When Harry met Santa
A festive advertisement celebrates the freedom to love
Norway’s recent four-minute festive ad for its postal service, Posten Norge, features a gay Santa who falls in love. It has melted hearts across the world.
The ad, titled When Harry Met Santa, is a nod to the 1989 rom com When Harry Met Sally. In the Norwegian ad, Harry encounters Santa in his cosy Nordic living room. The two men lock eyes. As Santa disappears back up the chimney, the night sky lights up with fireworks.
Every year, Harry and Santa meet up, fleetingly. Santa is a busy man and has no time for romance. “I’ll miss you,” Harry tells Saint Nick one year. Frustrated, he sends him a letter. “Dear Santa,” he writes, “All I want for Christmas is you.”
The smitten Santa employs the Norwegian postal service to help him with his Christmas deliveries so he can spend time with Harry.
The tender film ends with a kiss. As the two men embrace, a message appears on screen. “In 2022, Norway marks 50 years of being able to love who we want.”
“This year it’s all about love,” Posten has said in an official statement. The ad highlights the fact that 2022 sees the 50th anniversary of the decriminalisation of homosexuality in Norway.
The ad, which has gone viral, marks a key moment for LGBT equality and gay rights in the country.
The right to be seen
“Everyone should feel welcome, seen, heard and included,” Posten added.
The ad has met with approval across the globe.
“Strong and moving,” said Canadian MP Randall Garrison.
“Oh man I love Scandinavia,” tweeted former US ambassador to Denmark Rufus Gifford. “Imagine if the US Post Office put out an ad like this.”
Advertising usually reflects the consensus and hidden needs and desires of the public. Seeing such a progressive commercial in Norway not only reflects the open-mindedness of the Nordics but also helps us imagine an inclusive future for everyone.
For Christians, believing God gave Jesus to the world to atone for the sins of humanity is the primary purpose of celebrating Christmas. Homosexuality is still considered a sin by many conservative Christians. I find seeing a gay Santa is not only refreshing, but also inspirational and compassionate.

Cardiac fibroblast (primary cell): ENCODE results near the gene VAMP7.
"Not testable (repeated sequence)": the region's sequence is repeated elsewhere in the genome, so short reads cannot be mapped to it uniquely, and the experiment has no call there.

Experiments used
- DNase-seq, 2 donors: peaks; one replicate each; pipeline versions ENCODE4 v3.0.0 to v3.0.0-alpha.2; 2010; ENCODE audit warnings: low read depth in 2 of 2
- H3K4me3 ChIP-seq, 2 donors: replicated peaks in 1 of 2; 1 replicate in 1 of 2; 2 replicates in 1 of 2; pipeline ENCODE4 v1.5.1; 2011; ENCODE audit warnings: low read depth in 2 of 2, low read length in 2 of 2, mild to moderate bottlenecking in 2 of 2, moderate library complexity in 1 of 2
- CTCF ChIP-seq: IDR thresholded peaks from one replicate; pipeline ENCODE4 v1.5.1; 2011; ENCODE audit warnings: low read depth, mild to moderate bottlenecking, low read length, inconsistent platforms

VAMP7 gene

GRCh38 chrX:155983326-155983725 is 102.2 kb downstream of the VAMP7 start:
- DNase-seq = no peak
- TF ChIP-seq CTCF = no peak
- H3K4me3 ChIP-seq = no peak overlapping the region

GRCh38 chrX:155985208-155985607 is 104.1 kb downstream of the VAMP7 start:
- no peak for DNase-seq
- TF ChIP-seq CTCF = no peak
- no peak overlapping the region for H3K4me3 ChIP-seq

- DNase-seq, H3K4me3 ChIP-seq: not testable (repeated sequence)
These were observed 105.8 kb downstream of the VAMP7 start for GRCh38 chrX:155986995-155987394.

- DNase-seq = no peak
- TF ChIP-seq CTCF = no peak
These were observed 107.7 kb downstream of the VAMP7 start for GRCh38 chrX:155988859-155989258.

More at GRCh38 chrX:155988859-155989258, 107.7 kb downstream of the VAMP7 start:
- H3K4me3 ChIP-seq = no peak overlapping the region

Sorry Santa, you’re too white, straight and male!
It’s great to see folklore and traditions moving with the times.
We’ve got the younger generations to thank for that.
According to a recent YouGov poll in the UK, 60 per cent of 18 to 24-year-olds think it is “acceptable” for Santa to be gay. Among lesbian, gay and bisexual Britons, that figure rises to 76 per cent.
Coca-Cola invented the elderly white man in a red suit to sell its fizzy drink in the 1930s. His image suited the times. But it was a far cry from the original Saint Nicholas – a 4th-century bishop in Turkey.
Today, Christmas is a commercial affair. But it’s also about giving and sharing. It’s about being included.
It is time to move on
That’s why Charlotte Lewis founded Noir Kringle in the UK in 2019. She had wanted to take her daughter to an inclusive festive event, but a black Santa was nowhere to be seen.
“There were lots of places in America that did Black Santa grottos and house visits. I searched and searched for one here and then decided it was something that I was going to try and do myself.”
2021’s pop-up Noir Kringle grotto was a sell-out.
One thing I find particularly moving is the sense of loneliness experienced by the LGBTQ community in years gone by at Christmas – a time when many were excluded by their families and mainstream society. What’s more, adverts and media portrayals of white heterosexual families celebrating the festive season only accentuated the feeling of being left out. So seeing the inclusive message of Posten Norge and other signs acknowledging how far the world has come brings hope and gratitude for our future.
I know of one man who would have endorsed Norway’s celebration of the freedom to love whoever we choose: the gay Anglo-American poet WH Auden (1907-1973).
By coincidence, Auden once wrote a poem called Night Mail about the British postal service for a 1936 documentary of the same name.
But he also wrote a beautiful poem about the frailty of love, called Anthem for St Cecilia’s Day. It speaks to all of us wanting to be cherished for who we are. These two lines are unforgettable:
“I shall never be
Different. Love me.”